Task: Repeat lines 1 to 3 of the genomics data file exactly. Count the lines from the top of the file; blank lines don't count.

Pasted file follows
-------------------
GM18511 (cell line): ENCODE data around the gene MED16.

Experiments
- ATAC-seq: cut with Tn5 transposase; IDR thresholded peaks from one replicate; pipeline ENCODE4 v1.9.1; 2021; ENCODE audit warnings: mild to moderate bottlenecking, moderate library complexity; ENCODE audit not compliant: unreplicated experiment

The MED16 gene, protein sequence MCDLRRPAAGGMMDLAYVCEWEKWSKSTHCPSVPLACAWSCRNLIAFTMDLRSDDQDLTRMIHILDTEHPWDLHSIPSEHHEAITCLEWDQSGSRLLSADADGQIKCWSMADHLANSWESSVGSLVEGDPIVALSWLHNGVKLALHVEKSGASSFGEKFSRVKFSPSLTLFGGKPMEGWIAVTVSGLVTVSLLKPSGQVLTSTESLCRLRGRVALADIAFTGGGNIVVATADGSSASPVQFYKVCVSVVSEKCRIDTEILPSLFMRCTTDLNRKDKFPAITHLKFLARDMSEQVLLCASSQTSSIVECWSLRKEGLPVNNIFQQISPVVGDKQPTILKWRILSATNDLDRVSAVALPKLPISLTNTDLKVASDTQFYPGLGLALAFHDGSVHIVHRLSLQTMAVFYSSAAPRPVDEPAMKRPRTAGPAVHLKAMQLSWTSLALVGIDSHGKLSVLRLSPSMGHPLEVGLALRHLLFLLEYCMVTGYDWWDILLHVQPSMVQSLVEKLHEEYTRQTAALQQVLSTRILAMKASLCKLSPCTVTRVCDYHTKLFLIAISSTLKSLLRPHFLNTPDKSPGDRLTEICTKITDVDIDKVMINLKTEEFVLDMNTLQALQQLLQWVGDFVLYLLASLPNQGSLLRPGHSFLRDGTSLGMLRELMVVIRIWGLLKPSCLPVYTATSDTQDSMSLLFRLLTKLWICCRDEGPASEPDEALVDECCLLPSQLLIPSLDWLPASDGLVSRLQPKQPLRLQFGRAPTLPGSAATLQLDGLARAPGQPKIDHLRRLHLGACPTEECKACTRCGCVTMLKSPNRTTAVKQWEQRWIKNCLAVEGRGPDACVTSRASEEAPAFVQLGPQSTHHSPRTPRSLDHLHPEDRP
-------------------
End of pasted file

GM18511 (cell line): ENCODE data around the gene MED16.

Experiments
- ATAC-seq: cut with Tn5 transposase; IDR thresholded peaks from one replicate; pipeline ENCODE4 v1.9.1; 2021; ENCODE audit warnings: mild to moderate bottlenecking, moderate library complexity; ENCODE audit not compliant: unreplicated experiment